This is a great spot for new releases or a playlist curated by you. It’s a nice idea to use a playlist as your Artist’s Pick if you haven’t had a release out in a little while. This could be highlighting a playlist your music has been added to, to show your support. It could be a playlist of your top tracks – promoting your music to new and existing fans. It could be a playlist of music that influences you, or even a mix of tracks from artists in your local area.
You could take this even further, by making the playlist a collaborative one and get your fans involved or run a competition.
Make sure you share your playlist on your social accounts and add images and text to make it look good. It’s also a good idea to update it frequently. And avoid making your playlist too long.
Promote each other’s music.
A fantastic way to utilise your Artist’s Pick is to do a bit of reciprocal marketing by simply ‘swapping’ tracks with other artists, placing each other’s songs on your own artist playlists. You could swap with one or two artists, or collaborate with a whole bunch and then get everyone to share the playlist with their own fans. This sort of collaboration will get you exposure to a bigger audience = more fans = more plays!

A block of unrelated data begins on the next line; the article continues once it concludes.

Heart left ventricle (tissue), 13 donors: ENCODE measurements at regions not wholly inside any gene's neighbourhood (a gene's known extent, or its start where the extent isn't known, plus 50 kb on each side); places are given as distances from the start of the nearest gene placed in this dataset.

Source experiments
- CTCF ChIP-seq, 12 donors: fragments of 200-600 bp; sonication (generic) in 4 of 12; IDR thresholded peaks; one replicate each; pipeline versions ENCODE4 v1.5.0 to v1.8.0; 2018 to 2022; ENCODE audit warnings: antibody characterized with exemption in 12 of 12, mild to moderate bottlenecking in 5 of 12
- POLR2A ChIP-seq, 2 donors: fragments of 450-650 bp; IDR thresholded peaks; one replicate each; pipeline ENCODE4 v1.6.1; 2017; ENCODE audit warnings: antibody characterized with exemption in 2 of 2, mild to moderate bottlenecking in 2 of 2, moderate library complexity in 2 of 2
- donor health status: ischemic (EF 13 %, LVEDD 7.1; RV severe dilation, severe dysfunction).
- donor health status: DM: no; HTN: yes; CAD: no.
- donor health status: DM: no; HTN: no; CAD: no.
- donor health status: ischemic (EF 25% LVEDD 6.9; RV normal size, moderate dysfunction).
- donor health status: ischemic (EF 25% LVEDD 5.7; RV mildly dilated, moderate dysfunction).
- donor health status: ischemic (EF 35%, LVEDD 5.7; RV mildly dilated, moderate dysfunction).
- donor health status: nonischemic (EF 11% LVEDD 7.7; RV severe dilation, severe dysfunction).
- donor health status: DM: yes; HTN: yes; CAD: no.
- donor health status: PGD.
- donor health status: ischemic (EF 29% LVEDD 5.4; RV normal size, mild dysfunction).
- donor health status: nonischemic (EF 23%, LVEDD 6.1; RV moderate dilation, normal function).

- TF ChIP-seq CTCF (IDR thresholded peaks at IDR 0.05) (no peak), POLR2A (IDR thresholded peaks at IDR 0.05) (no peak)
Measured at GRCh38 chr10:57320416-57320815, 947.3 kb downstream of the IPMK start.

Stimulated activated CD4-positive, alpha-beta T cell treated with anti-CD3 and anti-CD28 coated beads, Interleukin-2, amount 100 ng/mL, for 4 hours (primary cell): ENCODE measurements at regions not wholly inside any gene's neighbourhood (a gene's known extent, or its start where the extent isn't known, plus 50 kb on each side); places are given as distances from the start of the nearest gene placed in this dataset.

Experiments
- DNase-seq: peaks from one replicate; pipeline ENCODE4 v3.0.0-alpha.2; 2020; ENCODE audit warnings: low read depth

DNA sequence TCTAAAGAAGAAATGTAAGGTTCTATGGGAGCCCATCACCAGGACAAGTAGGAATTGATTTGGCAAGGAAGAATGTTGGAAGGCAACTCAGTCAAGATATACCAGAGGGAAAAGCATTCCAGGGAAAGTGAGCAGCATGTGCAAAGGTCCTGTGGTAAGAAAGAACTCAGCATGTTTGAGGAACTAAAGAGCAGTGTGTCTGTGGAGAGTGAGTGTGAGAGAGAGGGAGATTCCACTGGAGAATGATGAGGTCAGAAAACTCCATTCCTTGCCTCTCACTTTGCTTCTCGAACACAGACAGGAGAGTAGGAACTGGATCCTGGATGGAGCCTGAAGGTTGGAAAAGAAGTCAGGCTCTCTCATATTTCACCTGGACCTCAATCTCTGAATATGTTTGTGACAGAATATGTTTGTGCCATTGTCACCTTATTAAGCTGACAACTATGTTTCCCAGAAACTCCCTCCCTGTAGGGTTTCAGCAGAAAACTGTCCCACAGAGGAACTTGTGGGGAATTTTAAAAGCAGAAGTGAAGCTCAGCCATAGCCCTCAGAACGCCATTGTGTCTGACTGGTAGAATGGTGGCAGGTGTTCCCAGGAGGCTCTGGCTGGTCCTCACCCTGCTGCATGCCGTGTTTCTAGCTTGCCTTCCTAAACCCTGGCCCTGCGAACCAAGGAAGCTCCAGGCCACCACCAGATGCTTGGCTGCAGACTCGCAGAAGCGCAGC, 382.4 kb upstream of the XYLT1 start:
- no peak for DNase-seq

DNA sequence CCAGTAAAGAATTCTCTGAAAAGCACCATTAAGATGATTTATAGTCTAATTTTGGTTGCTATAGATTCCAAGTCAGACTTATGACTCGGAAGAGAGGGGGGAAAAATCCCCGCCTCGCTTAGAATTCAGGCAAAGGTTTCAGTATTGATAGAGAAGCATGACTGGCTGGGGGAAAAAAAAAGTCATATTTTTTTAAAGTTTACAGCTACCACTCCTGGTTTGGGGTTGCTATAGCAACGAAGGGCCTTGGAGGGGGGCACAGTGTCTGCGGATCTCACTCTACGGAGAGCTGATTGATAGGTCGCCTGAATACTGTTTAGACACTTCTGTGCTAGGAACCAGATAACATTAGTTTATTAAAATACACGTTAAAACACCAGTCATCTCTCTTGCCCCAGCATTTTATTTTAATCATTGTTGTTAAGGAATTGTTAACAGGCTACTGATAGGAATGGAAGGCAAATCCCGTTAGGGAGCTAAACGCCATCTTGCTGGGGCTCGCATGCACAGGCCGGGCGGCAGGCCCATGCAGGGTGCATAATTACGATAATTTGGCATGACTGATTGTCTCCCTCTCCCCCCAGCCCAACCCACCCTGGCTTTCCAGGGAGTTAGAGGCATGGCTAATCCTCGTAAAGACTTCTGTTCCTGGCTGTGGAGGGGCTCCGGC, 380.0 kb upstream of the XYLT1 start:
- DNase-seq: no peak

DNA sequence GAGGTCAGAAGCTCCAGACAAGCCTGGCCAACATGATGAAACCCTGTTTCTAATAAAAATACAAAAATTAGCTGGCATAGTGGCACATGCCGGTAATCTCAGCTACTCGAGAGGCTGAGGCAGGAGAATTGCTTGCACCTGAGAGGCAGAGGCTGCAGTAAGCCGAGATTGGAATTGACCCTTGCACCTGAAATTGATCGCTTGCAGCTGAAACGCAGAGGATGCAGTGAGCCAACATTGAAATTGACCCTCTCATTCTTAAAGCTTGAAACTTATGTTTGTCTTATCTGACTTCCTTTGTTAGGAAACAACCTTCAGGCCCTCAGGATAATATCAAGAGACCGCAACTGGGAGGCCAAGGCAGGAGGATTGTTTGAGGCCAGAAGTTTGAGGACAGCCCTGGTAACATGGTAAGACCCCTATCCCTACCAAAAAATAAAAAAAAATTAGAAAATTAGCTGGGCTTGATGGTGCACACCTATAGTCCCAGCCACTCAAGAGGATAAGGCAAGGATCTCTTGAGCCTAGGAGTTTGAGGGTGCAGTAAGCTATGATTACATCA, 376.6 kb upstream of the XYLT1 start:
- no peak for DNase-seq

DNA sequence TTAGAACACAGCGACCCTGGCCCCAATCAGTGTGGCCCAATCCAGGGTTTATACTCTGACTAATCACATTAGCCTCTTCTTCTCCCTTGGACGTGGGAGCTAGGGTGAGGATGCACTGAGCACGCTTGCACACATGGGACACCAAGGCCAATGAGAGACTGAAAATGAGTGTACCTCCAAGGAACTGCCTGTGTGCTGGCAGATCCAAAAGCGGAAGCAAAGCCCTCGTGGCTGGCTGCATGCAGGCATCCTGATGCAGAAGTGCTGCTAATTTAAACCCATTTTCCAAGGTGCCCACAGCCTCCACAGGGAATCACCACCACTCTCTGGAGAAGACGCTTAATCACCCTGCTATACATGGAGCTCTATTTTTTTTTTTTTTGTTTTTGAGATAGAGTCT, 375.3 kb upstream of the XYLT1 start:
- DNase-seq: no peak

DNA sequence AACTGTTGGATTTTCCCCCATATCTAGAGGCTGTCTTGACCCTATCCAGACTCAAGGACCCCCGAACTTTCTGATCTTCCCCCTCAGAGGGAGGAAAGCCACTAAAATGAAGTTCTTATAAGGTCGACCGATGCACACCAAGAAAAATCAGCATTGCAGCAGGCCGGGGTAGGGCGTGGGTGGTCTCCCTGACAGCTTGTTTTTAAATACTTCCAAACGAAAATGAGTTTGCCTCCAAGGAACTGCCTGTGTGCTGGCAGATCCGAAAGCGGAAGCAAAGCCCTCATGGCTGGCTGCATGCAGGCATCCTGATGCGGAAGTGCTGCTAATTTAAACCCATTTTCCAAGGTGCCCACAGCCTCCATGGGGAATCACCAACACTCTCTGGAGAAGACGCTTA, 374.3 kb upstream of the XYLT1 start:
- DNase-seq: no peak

A few final tips to boost your chances of getting playlisted:
– Optimize both your socials and streaming profiles – Make sure that your profiles are up-to-date with your most current info about latest releases, etc, anything that might catch the attention of a curator. Showing curators that you are active on your social sites it increase your chances of being playlisted.
– Get verified – If you’re not already verified on Spotify, here’s how to.
– Get press coverage – Press coverage can help drive followers to both your social and streaming profiles and of course, good coverage will impress. Read more on pitching to the press
For more on playlisting and streaming check out our lesson on Spinnup Academy.
Good luck! Spinnup Team.